An appeal against the verdict was fronted by the campaigning group Justice for Women. Representative Julia Hilliard said: “When you know about the circumstances of her case it is astonishing that Stacey was convicted of murder. She was a 17-year-old girl with no previous – the man who died was a 34-year-old man, with a long history of being violent towards women, and who was no doubt physically stronger than Stacey. She had injuries on her body, and there was also a recording of a 999 call made that showed that he was attacking her. It seems bizarre, when you hear these facts, that she was convicted of intending to kill.”
Stacey’s lawyer Harriet Wistrich (right) believes that, in Stacey’s original trial, the impact of her traumas “was not sufficiently understood, explored or accepted,” and that certain traumas such as those relating to abuse could make someone respond differently to male violence.
She pointed out that there is new evidence which would support a defence of diminished responsibility, relating to Stacey’s mental health. When the trial took place in 2010, Stacey was studied by adult psychiatrists who concluded that she had any serious mental health issues.
But now, a number of issues in Stacey’s past have come up, including abuse and sexual violence. It’s now known that she used to self-harm, was bulimic, and previously tried to kill herself. Child psychiatrists have looked into her behaviour and found that she has ADHD and a personality disorder, conditions that would point towards diminished responsibility and also a lack of ‘specific intent’ to murder.
Yesterday, Stacey’s appeal took place at the Royal Courts of Justice (left) in London, where the Appeal Court judges decided to overturn the original verdict.
However, Stacey is not yet free, as the judges ruled that she should face a re-trial. This is expected to be heard in the new year. She will stay on remand at Holloway Prison until then.
Because of the impending re-trial, no specific details of yesterday’s proceedings have been published. However, it is to be hoped that it won’t be long until Stacey has her fairy-tale ending, “just being reunited with friends and family.”
Update: May 2015
Stacey’s re-trial began at Winchester Crown Court (right) last month. A reporting ban meant that there was no news on the progress of the trial for four weeks, until last Wednesday when the jury returned and Stacey was acquitted. She then walked free from the court after a total of five and half years in prison for an offence that she did not commit.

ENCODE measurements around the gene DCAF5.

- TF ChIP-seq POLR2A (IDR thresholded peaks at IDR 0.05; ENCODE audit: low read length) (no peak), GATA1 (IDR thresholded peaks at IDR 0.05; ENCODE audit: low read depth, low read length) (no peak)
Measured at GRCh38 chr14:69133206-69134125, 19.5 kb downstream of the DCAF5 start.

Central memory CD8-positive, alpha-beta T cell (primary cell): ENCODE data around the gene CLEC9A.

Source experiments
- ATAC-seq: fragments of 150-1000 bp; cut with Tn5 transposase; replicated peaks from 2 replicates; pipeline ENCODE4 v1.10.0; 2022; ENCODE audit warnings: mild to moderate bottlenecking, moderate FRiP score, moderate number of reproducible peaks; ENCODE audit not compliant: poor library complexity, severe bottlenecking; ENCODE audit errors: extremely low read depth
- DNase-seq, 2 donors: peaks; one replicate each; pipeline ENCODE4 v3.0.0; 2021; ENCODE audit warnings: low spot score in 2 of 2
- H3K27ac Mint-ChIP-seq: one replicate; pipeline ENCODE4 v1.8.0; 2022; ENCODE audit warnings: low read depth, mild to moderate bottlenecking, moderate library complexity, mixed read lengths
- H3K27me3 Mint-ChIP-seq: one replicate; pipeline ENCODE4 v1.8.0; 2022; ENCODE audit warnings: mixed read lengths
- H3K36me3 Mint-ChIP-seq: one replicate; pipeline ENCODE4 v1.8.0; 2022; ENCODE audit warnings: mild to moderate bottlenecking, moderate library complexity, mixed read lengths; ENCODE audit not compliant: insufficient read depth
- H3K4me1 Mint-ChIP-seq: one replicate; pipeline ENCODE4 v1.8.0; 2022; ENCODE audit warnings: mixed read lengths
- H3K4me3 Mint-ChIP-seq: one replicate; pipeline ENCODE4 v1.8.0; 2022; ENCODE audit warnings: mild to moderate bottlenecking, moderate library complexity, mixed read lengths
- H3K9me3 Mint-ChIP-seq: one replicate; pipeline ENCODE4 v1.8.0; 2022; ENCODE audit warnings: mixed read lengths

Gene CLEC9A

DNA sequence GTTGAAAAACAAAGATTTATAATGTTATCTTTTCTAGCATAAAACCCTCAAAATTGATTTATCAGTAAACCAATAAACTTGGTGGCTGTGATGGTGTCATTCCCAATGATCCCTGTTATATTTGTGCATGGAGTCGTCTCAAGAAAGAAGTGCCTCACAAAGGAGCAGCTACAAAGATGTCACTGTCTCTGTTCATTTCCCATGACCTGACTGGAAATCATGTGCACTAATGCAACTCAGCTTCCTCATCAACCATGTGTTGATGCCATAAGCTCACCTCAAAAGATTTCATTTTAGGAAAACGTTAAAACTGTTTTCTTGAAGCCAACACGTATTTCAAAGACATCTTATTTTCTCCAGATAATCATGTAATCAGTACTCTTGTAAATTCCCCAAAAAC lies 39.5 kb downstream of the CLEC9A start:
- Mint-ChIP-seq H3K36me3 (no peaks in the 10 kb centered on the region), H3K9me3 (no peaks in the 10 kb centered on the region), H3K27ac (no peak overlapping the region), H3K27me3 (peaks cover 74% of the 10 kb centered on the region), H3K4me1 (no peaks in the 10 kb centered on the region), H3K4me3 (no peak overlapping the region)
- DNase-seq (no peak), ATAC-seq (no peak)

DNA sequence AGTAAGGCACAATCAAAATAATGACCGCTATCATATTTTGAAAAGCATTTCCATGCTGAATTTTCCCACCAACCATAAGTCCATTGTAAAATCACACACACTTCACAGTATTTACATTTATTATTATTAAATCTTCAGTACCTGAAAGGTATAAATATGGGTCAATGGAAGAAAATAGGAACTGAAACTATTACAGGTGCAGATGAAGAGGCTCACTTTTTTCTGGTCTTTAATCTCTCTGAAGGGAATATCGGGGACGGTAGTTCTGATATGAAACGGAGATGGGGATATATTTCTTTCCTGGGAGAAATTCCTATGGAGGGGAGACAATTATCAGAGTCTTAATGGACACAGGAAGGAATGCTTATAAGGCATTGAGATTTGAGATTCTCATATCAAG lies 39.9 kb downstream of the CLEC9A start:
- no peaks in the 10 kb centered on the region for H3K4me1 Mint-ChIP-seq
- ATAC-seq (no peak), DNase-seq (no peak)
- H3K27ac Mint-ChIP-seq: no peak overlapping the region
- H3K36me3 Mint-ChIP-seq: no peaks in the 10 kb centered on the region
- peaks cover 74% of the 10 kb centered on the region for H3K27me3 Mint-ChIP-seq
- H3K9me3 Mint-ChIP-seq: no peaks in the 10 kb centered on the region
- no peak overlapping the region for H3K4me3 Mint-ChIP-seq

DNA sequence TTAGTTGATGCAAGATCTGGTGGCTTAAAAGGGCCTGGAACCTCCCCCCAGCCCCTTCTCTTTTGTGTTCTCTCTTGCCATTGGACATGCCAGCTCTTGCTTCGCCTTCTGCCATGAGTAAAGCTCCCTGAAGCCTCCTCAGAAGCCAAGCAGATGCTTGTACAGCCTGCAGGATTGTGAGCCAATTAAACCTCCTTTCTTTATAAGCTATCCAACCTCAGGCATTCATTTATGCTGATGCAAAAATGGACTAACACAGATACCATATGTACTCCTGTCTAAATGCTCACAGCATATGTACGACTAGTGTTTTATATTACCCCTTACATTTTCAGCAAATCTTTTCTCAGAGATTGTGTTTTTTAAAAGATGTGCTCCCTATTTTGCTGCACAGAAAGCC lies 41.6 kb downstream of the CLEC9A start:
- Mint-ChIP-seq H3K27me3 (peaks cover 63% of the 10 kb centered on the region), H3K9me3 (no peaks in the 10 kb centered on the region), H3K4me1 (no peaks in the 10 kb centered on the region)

At Stacey’s appeal in November, the adolescent psychiatrist acting on behalf the Director of Public Prosecutions (DPP) was unable to support the prosecution and instead gave evidence for the defence. In spite of this, the prosecution were not willing to accept a plea of manslaughter on the grounds of diminished responsibility and provocation, offered by the defence team to prevent Stacey’s having to undergo yet another ordeal.
Not only did prosecutor Christopher Quinlan (left) insist that she should face a fresh trial for murder, but he vigorously opposed applications for bail following the successful appeal, ensuring that Stacey remained in custody for a further six months awaiting trial.
When she left the court after finally being acquitted, Stacey (below) said: “I would like to say thank you to Justice for Women, my legal team, friends and family for believing in me and giving me hope and strength to never give up. I will be forever grateful and blessed to have been given my life back.”
A spokeswoman for Justice for Women criticised the DPP for the “unnecessary and costly murder retrial of a damaged and vulnerable young woman.” She continued: “We are delighted that justice has finally been done and that Stacey will now be able to receive the support she needs instead of being unjustly punished for her own vulnerability and fear.”
Should we have jailed this teen girl for life for killing a violent man? by Radhika Sanghani
Stacey Hyde: life imprisonment for ‘acting out of fear’ by Kira Cochrane